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Phi Ursae Majoris - HD85235 - HIP48402

Phi Ursae Majoris is a blue subgiant star that can be located in the constellation of UrsaMajor. Phi Ursae Majoris is the Bayer Classification for the star. HIP48402 is the reference name for the star in the Hipparcos Star Catalogue. The Id of the star in the Henry Draper catalogue is HD85235. Phi Ursae Majoris has alternative name(s), 30 Ursae Majoris , 30 UMa. Phi Ursae Majoris is a multiple star system with 2 stars orbiting in its solar system.

Location of Phi Ursae Majoris

The location of the star in the galaxy is determined by the Right Ascension (R.A.) and Declination (Dec.), these are equivalent to the Longitude and Latitude on the Earth. The Right Ascension is how far expressed in time (hh:mm:ss) the star is along the celestial equator. If the R.A. is positive then its eastwards. The Declination is how far north or south the star is compared to the celestial equator and is expressed in degrees. For Phi Ursae Majoris, the location is 09h 52m 06.36 and +54d03`51.4 .

Proper Motion of Phi Ursae Majoris

All stars like planets orbit round a central spot, in the case of planets, its the central star such as the Sun. In the case of a star, its the galactic centre. The constellations that we see today will be different than they were 50,000 years ago or 50,000 years from now. Proper Motion details the movements of these stars and are measured in milliarcseconds. The star is moving 019.16 ± 000.37 towards the north and -006.00 ± 000.59 east if we saw them in the horizon.

Physical Properties (Colour, Temperature, Radius) of Phi Ursae Majoris

Phi Ursae Majoris has a spectral type of A3IV. This means the star is a blue subgiant star. The star has a B-V Colour Index of 0.03 which means the star's temperature has been calculated using information from Morgans @ Uni.edu at being 9,140 Kelvin.

Phi Ursae Majoris has been calculated as 6.12 times bigger than the Sun.The Sun's radius is 695,800km, therefore the star's radius is an estimated 4,260,946.11.km.

Phi Ursae Majoris Apparent and Absolute Magnitudes

Phi Ursae Majoris has an apparent magnitude of 4.55 which is how bright we see the star from Earth. Apparent Magnitude is also known as Visual Magnitude. If you used the 1997 Parallax value, you would get an absolute magnitude of -1.08 If you used the 2007 Parallax value, you would get an absolute magnitude of -1.42. Magnitude, whether it be apparent/visual or absolute magnitude is measured by a number, the smaller the number, the brighter the Star is. Our own Sun is the brightest star and therefore has the lowest of all magnitudes, -26.74. A faint star will have a high number.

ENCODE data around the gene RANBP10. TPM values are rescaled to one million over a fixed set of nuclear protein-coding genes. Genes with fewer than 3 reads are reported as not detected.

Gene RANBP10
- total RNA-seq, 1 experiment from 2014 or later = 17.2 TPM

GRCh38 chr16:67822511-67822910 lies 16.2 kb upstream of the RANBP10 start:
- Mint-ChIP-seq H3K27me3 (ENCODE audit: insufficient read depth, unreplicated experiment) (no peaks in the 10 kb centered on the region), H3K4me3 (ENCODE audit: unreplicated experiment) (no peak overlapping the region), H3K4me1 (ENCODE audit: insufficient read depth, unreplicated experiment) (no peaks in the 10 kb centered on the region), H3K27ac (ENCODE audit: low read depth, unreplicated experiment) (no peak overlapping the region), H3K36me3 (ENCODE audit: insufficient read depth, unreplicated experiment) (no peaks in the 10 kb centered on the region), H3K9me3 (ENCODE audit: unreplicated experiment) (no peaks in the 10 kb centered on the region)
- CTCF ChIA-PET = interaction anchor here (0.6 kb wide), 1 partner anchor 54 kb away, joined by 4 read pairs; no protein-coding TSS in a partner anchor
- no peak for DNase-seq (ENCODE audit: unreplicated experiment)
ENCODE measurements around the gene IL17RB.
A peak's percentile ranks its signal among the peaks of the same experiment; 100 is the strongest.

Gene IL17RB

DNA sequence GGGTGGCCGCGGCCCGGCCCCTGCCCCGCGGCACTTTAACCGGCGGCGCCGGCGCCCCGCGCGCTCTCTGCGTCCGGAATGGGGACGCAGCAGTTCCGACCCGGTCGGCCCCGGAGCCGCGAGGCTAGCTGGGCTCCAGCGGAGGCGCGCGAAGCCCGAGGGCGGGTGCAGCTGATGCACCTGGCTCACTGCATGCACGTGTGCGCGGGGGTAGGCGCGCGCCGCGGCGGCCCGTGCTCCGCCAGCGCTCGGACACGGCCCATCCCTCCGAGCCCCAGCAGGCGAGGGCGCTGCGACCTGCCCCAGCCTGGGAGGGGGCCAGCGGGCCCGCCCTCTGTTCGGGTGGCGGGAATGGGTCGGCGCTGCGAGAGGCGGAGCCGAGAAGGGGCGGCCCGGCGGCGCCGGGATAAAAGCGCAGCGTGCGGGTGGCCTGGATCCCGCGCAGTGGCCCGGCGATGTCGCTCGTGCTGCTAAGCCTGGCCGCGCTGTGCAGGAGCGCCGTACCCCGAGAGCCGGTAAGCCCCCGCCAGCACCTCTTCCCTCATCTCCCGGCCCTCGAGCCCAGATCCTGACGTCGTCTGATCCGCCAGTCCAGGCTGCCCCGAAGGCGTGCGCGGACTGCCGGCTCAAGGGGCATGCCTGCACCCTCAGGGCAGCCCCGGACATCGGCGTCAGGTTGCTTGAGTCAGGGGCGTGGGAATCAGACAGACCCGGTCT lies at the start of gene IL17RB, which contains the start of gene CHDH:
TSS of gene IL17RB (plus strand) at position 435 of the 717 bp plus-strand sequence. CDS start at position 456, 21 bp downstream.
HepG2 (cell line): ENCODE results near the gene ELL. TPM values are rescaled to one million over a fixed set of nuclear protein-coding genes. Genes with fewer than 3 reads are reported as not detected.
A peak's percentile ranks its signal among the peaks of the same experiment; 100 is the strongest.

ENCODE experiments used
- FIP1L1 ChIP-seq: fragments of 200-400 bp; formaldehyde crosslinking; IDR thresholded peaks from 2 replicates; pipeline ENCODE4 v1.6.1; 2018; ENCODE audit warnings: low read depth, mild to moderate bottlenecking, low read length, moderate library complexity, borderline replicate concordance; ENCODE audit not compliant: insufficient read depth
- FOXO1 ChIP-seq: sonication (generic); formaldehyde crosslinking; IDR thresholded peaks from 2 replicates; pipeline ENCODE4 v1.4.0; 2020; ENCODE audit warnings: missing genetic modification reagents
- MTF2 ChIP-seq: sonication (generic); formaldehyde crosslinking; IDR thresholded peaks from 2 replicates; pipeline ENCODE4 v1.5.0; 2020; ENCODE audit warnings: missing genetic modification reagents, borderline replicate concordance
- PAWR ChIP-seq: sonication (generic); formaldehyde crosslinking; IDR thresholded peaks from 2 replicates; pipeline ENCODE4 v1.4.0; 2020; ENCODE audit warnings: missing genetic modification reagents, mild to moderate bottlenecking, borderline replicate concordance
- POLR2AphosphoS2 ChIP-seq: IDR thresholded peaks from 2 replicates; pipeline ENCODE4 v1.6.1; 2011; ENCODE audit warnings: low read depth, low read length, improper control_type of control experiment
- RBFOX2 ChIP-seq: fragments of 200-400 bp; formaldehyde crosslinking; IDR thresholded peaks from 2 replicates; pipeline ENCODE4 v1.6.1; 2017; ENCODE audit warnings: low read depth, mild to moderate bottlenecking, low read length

Distance to Phi Ursae Majoris

Using the original Hipparcos data that was released in 1997, the parallax to the star was given as 7.47 which gave the calculated distance to Phi Ursae Majoris as 436.63 light years away from Earth or 133.87 parsecs. It would take a spaceship travelling at the speed of light, 436.63 years to get there. We don't have the technology or spaceship that can carry people over that distance yet.

In 2007, Hipparcos data was revised with a new parallax of 6.41 which put Phi Ursae Majoris at a distance of 508.84 light years or 156.01 parsecs. It should not be taken as though the star is moving closer or further away from us. It is purely that the distance was recalculated.

Source of Information

The source of the information if it has a Hip I.D. is from Simbad, the Hipparcos data library based at the University at Strasbourg, France. Hipparcos was a E.S.A. satellite operation launched in 1989 for four years. The items in red are values that I've calculated so they could well be wrong. Information regarding Stellar Age, Metallicity or Mass is from the E.U. Exoplanets. The information was obtained as of 12th Feb 2017.

Phi Ursae Majoris Facts

Alternative Names

Short Name30 UMa
Bayer DesignationPhi Ursae Majoris
Alternative Name(s)30 Ursae Majoris
Hipparcos Library I.D.48402
Bonner DurchmusterungBD+54 1331
Henry Draper Designation85235

Visual Facts

Star Typesubgiant star
Absolute Magnitude-1.08 / -1.42
Apparent Magnitude4.55
Right Ascension (R.A.)09h 52m 06.36
Declination (Dec.)+54d03`51.4
1997 Distance from Earth7.47 Parallax (milliarcseconds)
 436.63 Light Years
 133.87 Parsecs
2007 Revised Distance from Earth6.41 Parallax (milliarcseconds)
 508.84 Light Years
 156.01 Parsecs
Proper Motion Dec.19.16 ± 0.37 milliarcseconds/year
Proper Motion RA.-6.00 ± 0.59 milliarcseconds/year
B-V Index0.03
Spectral TypeA3IV
Colour(A) blue
Stars in Solar System2

Estimated Facts

Radius (x the Sun)6.12
Calculated Effective Temperature9,140 Kelvin

Sources and Links

SIMBAD SourceLink

Related Stars

Multi-Star System

The star has been identified as being a multi-star system, one in which there is at least one star in close orbit to another star or two or more stars orbiting a central point. The stars may be of equal mass, unequal mass where one star is stronger than the other or be in groups orbiting a central point which doesn't necessarily have to be a star. More information can be found on my dedicated multiple star systems page. The source of the info is Simbad. The file is dated 2000 so any differences between this and any other source will be down to the actual source from where the information came from.


Proper Motion mas/yr
H.D. IdB.D. IdStar CodeMagnitudeR.A.Dec.SpectrumColourYear
85235+54 1331.0A5.00000-5.0000016.00000A2White
B5.600001843

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